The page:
Email offers singular insight into and evidence of a person's self-expression, as well as records of collaboration, networks, and transactions. Email communications of prominent individuals, including politicians, writers, scholars, and the like, reveal not only their professional and personal actions, decisions, and creative output, but also relationships within society and communities. Thus, the appeal of email collections extends beyond historians to all manner of researchers, journalists, and the general public seeking to obtain insight into individuals and their lives.

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Community Cultivation and the Software Preservation Network

Jessica Meyerson

Jessica Meyerson

Last updated on 30 November 2018

Jessica Meyerson is Research Program Officer for Educopia Institute and coordinating member of the Software Preservation Network


Introduction

As the Software Preservation Network (SPN) makes its first attempt to transition from a grant-funded effort to a member and sponsor-supported community, we do so with an awareness that initiating a new collaborative effort looks very different, in terms of required skills and resources, from sustaining an existing collaborative effort. We are lucky to be informed by Educopia Institute’s Community Cultivation - A Field Guide (CCFG), which provides a comprehensive description of community growth both in terms of lifecycle stages (Formation, Validation, Acceleration, Transformation) and growth areas (Vision, Engagement, Infrastructure, Governance, and Finances & Human Resources).

I want to take this opportunity to map a subset of SPN’s activities using the CCFG with the goal of demonstrating SPN’s commitment to responsible development and to provide an example of how other digital preservation communities can use the field guide as a tool for assessment and development.

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The supermassive black hole in the middle of our current digital preservation strategies

Carl Grant

Carl Grant

Last updated on 20 November 2018

Carl Grant is Dean (Interim) for the University of Oklahoma Libraries


In July 2018, astronomers announced that they had located a supermassive black hole at the center of the Milky Way Galaxy, our home galaxy. (Black holes are gravitational fields that have such intensity that when things enter, they disappear without a trace.)  Which reminded me of a concern I’ve been voicing about digital preservation for the last several years, i.e., the fact that we have no apparent organized strategy for preserving cloud-based services.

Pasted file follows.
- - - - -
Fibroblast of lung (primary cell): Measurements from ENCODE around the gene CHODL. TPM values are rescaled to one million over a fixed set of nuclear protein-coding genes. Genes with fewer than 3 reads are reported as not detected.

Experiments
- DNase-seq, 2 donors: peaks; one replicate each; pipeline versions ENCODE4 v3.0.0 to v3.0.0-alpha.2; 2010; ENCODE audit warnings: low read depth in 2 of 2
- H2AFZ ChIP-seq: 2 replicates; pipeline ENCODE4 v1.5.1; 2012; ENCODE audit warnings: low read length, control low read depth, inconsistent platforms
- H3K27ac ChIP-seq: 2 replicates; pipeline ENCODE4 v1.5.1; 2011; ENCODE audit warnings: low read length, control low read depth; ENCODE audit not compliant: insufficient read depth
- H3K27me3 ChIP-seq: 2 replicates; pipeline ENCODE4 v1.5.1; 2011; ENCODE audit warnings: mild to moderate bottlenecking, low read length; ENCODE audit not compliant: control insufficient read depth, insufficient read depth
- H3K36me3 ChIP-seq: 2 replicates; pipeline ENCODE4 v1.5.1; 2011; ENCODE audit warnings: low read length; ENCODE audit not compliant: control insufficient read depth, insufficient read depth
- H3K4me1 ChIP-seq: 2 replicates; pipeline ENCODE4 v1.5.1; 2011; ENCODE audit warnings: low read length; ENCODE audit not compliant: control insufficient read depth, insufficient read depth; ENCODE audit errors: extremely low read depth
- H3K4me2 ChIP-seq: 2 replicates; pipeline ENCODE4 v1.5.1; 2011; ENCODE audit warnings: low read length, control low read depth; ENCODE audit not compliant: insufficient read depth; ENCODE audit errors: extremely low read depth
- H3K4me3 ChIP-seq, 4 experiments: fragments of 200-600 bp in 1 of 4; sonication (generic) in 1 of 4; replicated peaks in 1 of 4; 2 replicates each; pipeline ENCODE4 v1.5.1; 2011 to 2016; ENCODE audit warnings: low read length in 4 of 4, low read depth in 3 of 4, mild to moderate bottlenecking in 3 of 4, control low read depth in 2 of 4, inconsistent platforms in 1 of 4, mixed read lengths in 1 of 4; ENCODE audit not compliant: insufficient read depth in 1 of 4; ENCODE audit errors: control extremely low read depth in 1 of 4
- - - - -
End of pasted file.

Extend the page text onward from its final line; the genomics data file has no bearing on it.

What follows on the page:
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PERSIST – UNESCO’s Commitment to Digital Heritage

David Fricker

David Fricker

Last updated on 20 November 2018

David Fricker is the Director-General National Archives of Australia and President of the International Council on Archives


For some time, UNESCO has recognised the transformative power of digital media as a creative engine of cultural heritage, and as a carrier through which culture is transmitted across populations and through time to future generations. Of particular concern, however, is the fragile nature of digital heritage and the risk that, as technology advances, so much of our digital heritage is lost through neglect or technological obsolescence. Back in 2003, in article 12 of its visionary Charter for the Preservation of the Digital Heritage, UNESCO defined its task ‘to serve as a reference point and a forum where Member States, intergovernmental and international non-governmental organizations, civil society and the private sector may join together in elaborating objectives, policies and projects in favour of the preservation of the digital heritage’.  More recently, in 2015, UNESCO adopted its Recommendation Concerning the Preservation and Access to Documentary Heritage, including in Digital Form, which calls upon member states to establish cooperation and dialogue between governments, social organisations, and the ICT industry, and to create practical solutions in the area of sustainable digital preservation.

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What Do We Need & What Can We Do Without for Digital Preservation Storage?

Andrea Goethals

Andrea Goethals

Last updated on 20 November 2018

Andrea Goethals is Digital Preservation Manager at the National Library of New Zealand


What We Learned by Playing Games at iPRES 2018

Over the last few years a group of us have been working on a list of criteria for storage that supports digital preservation (see version 3 at https://osf.io/sjc6u/). At the recent “Using the Digital Preservation Storage Criteria” iPRES 2018 workshop, we put the criteria to the test.